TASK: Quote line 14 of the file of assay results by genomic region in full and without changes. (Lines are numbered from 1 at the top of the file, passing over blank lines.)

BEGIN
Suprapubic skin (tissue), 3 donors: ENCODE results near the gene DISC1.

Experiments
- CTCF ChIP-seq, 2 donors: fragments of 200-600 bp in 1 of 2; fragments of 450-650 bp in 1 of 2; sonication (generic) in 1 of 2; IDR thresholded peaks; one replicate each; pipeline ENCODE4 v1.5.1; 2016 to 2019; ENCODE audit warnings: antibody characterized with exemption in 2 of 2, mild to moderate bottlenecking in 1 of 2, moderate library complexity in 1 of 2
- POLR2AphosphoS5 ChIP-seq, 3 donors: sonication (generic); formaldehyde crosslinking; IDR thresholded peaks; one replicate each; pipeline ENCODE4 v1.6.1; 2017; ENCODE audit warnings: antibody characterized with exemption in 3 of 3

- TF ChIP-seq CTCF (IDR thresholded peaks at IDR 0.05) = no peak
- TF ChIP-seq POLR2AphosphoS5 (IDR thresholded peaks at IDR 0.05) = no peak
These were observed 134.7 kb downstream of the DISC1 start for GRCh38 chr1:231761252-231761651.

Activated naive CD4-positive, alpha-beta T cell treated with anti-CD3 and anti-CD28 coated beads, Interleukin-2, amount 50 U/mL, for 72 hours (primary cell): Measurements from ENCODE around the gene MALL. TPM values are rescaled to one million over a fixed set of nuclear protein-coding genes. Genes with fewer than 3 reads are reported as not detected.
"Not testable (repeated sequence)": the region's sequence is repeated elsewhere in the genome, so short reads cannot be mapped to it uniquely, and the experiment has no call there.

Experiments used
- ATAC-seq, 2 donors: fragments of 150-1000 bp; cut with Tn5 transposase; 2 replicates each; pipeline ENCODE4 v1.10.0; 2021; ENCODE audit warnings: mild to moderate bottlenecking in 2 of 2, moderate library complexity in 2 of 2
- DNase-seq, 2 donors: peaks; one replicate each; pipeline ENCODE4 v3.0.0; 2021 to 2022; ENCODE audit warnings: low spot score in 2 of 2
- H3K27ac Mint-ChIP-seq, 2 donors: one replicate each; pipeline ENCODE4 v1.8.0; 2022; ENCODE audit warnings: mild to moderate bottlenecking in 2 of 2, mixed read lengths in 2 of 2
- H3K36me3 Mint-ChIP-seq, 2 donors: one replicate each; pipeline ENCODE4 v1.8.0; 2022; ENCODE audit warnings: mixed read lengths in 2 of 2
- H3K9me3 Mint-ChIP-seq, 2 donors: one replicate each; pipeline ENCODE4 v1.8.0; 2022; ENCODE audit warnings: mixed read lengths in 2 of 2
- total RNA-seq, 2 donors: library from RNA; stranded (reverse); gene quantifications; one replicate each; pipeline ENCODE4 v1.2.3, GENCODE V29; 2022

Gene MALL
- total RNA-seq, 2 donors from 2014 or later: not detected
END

- H3K36me3 Mint-ChIP-seq, 2 donors: one replicate each; pipeline ENCODE4 v1.8.0; 2022; ENCODE audit warnings: mixed read lengths in 2 of 2